“The United Nations Library”
The Walnut Street West branch quietly stands on the southeast corner of 40th and Walnut. It’s a beautiful building, yet it’s easy to walk right by. It sits on the edge of the University of Pennsylvania’s campus, blending in with academic buildings. The librarian we spoke with told us that he had been unable to find any other public library on a college campus, which makes it particularly stealthy. My friend Marta, who joined me on this outing, hadn’t even noticed it before.
I had never step foot inside. The building looks pretty tall from the outside — 3 stories at least — so the lowish ceilings on the first floor were a surprise. When we arrived, an enthusiastic host was welcoming teens for their regular sci-fi role playing game. The entrance is cozy, with a circulation desk and a few meeting rooms. When we looked up from the desk, we realized we were standing in an atrium.
The books and movies are all upstairs. Pass the copy equipment and step into an open, airy space. It was cold and dark at 5:30pm (thanks, winter), but it felt like a warm day outside in this branch. The yellow paint, the high, open rafters, and the cascading plants on the shelves combined for an other-seasonly experience.
When we asked a librarian for his favorite part about the branch, he first said the ceilings. Then he paused, and clarified that his real favorite part was how many international visitors come to the library. Partly because of the neighborhood and partly because of the university, library patrons come from all over the world. He referred to the Walnut Street West branch as the “United Nations library”. It’s not a huge branch, but it has a large foreign film section, a whole aisle of books in languages other than English, and an extensive language learning collection. This branch also hosts conversation groups for people learning English as a Second Language.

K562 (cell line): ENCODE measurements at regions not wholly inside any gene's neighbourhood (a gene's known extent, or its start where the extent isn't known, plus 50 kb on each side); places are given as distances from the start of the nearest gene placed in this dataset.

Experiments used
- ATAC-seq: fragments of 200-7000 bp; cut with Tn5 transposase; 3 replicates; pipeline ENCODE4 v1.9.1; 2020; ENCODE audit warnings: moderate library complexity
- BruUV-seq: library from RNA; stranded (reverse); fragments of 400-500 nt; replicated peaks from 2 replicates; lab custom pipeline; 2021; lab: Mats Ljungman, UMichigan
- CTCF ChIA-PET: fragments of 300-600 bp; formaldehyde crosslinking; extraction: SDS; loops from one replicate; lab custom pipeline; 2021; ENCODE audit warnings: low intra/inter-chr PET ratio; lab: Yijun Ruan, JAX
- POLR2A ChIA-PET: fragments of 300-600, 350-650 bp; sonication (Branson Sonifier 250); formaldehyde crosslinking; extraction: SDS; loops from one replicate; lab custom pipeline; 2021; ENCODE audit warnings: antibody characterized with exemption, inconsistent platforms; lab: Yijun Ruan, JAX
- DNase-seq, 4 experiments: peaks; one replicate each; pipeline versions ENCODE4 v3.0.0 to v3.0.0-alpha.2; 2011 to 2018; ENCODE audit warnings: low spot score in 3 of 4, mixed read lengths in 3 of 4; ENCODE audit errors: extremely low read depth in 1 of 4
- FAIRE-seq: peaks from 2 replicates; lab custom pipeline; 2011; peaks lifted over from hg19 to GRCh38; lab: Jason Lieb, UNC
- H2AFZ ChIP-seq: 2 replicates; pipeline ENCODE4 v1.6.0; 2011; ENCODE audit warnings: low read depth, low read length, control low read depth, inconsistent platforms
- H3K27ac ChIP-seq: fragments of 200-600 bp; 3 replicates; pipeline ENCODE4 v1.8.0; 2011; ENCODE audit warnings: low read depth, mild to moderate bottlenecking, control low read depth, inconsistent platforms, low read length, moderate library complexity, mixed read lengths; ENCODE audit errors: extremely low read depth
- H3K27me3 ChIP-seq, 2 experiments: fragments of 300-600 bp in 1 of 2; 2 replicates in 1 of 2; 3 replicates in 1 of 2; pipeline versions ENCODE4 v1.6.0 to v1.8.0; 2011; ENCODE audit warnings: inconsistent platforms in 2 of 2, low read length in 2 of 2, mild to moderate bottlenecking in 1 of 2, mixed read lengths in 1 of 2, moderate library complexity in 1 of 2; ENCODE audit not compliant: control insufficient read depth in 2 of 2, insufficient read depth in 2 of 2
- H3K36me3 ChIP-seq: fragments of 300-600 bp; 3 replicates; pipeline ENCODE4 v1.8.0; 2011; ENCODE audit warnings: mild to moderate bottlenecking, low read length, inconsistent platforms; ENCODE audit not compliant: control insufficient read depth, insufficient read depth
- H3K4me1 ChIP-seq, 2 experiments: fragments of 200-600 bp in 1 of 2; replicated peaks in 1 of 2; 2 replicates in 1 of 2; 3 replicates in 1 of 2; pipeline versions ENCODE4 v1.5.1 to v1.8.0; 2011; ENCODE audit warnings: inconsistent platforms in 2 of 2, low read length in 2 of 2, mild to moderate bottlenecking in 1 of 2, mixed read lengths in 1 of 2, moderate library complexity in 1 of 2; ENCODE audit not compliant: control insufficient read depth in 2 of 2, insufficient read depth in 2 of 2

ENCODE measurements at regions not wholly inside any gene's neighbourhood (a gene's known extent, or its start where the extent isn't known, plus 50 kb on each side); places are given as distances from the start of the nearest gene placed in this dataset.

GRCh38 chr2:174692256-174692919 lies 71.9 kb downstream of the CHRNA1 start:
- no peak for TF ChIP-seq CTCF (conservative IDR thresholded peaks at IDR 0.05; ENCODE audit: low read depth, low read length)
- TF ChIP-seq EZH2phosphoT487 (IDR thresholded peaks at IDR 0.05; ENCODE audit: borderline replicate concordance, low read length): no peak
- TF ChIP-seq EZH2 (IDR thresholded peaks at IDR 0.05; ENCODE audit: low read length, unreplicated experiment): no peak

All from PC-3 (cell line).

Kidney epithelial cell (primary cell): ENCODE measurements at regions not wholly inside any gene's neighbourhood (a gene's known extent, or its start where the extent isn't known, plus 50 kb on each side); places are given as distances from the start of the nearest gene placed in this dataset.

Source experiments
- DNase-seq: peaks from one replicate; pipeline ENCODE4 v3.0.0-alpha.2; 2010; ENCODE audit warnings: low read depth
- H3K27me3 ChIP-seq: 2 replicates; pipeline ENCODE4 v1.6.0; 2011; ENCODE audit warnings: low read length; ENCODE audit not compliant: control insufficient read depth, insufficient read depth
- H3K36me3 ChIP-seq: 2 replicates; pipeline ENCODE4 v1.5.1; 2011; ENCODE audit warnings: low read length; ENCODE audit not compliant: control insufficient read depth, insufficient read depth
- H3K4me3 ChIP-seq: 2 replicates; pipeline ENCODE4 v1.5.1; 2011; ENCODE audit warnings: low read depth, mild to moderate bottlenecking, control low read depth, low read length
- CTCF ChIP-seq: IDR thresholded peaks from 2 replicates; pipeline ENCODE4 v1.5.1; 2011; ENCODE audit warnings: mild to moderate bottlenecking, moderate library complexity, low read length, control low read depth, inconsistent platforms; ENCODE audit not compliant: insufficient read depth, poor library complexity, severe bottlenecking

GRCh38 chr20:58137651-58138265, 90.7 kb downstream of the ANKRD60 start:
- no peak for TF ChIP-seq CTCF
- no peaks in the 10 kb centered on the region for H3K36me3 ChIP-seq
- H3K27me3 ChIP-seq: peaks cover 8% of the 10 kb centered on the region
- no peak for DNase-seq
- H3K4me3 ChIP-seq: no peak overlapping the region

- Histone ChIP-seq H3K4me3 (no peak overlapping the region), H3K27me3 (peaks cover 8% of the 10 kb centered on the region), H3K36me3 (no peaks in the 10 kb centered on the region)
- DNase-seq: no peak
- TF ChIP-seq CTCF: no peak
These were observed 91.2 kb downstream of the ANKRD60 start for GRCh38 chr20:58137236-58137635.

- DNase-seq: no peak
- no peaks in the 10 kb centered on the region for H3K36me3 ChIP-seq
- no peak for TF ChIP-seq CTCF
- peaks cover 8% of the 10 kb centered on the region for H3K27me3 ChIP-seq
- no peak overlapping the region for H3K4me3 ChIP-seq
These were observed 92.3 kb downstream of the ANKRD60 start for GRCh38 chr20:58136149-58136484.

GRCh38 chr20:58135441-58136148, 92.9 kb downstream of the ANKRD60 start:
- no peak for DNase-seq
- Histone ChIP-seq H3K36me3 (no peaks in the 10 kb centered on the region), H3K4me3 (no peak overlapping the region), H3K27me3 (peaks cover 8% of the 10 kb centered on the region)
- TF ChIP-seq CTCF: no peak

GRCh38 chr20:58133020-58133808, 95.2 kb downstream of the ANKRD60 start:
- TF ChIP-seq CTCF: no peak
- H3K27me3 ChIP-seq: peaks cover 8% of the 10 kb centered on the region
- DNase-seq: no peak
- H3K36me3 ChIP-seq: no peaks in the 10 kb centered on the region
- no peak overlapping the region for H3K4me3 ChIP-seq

The Walnut Street West branch has quite the delightful children’s section. It’s vibrant and inviting. I would have loved this space as a kid. Plus, there’s a tiny mailbox up front for kids to suggest books!
This branch also has more nooks than I expected. There’s even a bean bag chair hiding in a corner.
- Walnut Street West was closed for renovations for a few years in the early aughts. They hosted pop-up library events nearby so residents could still get books.
- Andrew Carnegie paid for the building and Clarence Clark provided the land. The City has the deed to the land as long as a library remains on the property.
When I told my friend Rana about my library adventures, she jokingly asked if the library had given me any swag. We laughed about t-shirts & bottle openers. Then I realized that the library gives me swag all the time. BOOK SWAG.
I tried to keep my selections reasonable since I already had 9 books checked out. I picked up Lesley Nneka Arimah’s collection of stories first. It looked so inviting in the new fiction section. Plus the jacket says the author “was born in the UK and grew up in Nigeria and wherever else her father was stationed for work,” which went nicely with the United Nations Library theme. Then I noticed Brooke Bolander’s 89-page alternate history, and it was too weird to leave behind.
This is a great library for kids, people who want to learn new languages, and anyone looking to squash those winter blues.
Official JOTR Rating:
Have you visited the Walnut Street West branch? What’s your favorite thing about it? Let me know in the comments!